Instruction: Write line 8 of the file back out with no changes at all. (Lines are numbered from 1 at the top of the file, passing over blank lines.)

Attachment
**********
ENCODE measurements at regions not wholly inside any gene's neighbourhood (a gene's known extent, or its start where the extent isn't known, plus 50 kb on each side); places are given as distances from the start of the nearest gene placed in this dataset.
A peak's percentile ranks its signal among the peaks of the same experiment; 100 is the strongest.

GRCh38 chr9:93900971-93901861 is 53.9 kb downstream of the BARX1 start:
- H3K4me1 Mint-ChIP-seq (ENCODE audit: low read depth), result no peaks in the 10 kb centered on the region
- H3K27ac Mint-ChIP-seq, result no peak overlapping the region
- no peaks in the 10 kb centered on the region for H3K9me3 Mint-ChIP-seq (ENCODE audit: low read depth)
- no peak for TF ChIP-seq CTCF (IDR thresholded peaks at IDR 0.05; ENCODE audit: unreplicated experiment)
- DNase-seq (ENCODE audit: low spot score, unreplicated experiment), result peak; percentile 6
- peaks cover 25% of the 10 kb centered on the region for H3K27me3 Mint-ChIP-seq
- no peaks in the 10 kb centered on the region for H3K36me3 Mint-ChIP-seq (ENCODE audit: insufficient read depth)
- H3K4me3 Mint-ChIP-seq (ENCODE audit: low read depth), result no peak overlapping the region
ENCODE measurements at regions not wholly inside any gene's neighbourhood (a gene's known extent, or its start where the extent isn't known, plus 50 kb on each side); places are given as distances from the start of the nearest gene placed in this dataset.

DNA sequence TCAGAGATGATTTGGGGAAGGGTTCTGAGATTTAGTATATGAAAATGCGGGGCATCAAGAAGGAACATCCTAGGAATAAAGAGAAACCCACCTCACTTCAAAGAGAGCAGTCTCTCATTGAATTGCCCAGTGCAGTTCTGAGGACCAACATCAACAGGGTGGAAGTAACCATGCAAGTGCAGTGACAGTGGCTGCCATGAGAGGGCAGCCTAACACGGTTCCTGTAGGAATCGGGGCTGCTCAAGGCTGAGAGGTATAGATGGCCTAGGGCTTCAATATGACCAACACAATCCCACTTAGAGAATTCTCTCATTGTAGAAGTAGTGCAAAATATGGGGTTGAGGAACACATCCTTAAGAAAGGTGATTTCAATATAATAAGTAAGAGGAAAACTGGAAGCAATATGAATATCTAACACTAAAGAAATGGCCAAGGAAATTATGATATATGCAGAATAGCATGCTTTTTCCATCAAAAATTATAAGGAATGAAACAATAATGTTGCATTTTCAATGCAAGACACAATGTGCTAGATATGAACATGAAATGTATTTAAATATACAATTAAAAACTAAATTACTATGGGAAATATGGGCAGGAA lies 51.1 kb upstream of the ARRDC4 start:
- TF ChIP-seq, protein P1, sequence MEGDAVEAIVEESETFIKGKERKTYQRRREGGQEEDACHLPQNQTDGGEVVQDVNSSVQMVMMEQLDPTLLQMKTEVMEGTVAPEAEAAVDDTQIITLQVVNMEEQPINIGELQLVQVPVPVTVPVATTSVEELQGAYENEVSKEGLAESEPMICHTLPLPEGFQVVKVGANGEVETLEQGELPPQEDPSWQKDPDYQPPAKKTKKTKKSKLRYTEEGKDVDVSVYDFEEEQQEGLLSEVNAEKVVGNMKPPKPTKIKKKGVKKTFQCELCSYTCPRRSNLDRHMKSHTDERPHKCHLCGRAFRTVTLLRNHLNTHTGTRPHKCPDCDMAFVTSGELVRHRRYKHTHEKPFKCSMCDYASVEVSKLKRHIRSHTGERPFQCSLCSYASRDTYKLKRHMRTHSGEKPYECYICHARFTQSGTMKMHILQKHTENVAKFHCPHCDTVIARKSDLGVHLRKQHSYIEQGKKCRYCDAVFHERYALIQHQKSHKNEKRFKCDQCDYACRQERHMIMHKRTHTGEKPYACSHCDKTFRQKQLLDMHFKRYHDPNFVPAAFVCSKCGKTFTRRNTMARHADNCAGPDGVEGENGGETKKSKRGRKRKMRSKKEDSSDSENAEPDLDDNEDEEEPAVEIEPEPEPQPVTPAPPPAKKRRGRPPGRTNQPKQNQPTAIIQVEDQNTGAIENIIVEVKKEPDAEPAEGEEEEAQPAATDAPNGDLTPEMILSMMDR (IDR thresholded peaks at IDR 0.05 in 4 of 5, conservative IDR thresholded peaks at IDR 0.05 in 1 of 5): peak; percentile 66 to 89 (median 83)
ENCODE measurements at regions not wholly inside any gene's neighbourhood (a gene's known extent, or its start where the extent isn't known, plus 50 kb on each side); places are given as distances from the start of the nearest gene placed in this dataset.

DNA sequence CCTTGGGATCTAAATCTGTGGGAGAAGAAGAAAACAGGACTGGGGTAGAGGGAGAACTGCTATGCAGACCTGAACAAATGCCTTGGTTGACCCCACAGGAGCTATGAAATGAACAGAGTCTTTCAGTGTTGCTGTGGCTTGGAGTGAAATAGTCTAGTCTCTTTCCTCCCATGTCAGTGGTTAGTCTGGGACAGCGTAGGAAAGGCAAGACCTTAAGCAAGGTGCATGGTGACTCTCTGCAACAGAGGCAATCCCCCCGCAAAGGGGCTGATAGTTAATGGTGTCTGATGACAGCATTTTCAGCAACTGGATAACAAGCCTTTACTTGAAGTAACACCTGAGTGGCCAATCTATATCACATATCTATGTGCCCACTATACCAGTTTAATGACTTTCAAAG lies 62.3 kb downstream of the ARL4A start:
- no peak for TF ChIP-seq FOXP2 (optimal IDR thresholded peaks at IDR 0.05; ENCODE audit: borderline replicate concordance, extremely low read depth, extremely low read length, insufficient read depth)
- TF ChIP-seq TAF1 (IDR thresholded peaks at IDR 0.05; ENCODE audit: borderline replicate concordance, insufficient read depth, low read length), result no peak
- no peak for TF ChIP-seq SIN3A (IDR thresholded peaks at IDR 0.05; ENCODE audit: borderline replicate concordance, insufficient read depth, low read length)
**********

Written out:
- DNase-seq (ENCODE audit: low spot score, unreplicated experiment), result peak; percentile 6